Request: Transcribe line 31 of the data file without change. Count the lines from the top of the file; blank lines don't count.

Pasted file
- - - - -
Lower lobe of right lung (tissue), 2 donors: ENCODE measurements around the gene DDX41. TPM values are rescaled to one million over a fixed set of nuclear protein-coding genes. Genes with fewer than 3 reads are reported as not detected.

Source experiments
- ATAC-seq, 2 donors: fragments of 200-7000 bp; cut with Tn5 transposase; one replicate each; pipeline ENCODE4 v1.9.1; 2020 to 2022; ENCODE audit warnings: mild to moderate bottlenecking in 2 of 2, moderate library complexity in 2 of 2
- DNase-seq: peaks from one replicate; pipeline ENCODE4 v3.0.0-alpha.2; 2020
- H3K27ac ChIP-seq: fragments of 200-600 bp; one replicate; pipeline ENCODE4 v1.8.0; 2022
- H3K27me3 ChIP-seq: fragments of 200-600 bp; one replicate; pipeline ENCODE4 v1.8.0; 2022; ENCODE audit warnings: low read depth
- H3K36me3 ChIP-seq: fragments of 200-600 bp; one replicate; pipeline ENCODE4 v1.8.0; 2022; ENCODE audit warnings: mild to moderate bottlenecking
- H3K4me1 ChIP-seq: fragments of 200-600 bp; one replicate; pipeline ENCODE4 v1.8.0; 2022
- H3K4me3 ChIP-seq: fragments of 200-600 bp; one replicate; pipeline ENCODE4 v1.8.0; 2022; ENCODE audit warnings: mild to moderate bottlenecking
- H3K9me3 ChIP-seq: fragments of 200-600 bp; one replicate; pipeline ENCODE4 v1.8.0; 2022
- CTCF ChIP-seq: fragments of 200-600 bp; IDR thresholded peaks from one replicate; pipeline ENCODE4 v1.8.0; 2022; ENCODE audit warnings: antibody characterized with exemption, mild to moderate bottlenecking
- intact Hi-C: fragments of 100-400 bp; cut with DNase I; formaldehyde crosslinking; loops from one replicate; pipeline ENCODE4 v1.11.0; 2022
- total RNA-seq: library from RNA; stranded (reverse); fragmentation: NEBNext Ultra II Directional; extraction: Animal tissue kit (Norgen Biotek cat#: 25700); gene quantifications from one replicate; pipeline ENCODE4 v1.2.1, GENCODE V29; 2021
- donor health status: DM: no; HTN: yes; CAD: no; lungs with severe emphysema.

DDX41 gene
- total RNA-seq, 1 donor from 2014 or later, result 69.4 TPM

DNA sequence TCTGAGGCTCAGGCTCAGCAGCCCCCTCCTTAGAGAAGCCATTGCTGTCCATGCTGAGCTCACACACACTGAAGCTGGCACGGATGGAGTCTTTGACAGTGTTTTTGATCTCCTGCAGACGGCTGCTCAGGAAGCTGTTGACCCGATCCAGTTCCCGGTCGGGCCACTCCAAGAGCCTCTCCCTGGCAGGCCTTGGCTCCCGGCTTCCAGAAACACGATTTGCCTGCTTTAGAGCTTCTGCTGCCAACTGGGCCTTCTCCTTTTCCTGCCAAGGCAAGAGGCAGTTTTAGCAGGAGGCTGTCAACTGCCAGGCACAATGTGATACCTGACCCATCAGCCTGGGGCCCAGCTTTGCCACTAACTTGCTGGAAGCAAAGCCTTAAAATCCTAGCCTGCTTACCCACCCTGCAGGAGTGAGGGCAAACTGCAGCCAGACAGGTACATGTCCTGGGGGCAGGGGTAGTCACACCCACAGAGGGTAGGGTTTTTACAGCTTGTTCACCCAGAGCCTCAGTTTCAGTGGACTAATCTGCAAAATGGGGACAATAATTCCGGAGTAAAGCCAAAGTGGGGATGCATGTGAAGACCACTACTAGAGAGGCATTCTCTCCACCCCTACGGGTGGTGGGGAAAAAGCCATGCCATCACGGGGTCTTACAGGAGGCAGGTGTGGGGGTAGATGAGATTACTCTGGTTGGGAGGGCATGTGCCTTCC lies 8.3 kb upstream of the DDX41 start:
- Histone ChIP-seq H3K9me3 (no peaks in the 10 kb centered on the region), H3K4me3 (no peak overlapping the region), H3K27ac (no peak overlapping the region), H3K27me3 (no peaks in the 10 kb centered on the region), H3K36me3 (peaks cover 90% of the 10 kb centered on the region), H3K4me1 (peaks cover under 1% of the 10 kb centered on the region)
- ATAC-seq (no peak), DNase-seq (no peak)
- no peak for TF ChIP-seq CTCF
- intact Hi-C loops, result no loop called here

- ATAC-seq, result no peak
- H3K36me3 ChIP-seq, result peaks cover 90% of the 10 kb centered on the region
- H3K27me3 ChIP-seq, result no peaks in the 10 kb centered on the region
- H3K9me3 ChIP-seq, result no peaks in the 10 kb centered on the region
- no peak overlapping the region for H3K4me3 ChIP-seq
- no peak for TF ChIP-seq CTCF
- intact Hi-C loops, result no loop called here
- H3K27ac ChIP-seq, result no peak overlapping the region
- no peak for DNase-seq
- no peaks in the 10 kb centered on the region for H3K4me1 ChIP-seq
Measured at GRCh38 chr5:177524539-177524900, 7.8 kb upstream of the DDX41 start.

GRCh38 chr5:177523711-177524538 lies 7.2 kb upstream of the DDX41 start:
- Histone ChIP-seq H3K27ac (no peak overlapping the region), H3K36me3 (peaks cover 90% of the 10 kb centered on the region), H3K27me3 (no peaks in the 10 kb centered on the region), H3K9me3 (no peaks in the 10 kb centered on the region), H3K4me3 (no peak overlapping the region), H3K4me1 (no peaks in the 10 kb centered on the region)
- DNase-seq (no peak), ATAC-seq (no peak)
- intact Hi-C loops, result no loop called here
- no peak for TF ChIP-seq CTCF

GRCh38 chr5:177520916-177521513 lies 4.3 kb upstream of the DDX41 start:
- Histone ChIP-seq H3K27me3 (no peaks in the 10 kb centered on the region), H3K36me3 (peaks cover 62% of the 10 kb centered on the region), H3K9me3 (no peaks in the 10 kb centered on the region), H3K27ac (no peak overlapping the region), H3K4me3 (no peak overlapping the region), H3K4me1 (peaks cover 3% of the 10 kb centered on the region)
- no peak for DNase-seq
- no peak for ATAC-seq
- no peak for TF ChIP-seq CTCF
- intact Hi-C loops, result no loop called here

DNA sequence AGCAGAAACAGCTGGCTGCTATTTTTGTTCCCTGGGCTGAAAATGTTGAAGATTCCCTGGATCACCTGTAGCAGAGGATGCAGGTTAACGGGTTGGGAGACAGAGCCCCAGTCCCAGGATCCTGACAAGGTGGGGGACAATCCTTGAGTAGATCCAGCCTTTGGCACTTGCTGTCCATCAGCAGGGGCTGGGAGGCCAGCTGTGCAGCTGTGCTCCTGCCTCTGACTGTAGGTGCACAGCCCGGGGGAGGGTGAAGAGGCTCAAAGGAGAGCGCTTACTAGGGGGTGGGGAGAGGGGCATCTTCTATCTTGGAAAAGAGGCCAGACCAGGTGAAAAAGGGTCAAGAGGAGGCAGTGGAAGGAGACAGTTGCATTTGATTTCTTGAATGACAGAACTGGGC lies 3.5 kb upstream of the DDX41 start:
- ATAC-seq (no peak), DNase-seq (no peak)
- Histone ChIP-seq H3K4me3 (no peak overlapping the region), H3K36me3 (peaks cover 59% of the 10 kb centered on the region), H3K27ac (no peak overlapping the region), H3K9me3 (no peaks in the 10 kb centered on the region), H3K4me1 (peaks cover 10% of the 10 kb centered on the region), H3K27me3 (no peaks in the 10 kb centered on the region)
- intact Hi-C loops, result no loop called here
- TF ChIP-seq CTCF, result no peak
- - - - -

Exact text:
- no peaks in the 10 kb centered on the region for H3K4me1 ChIP-seq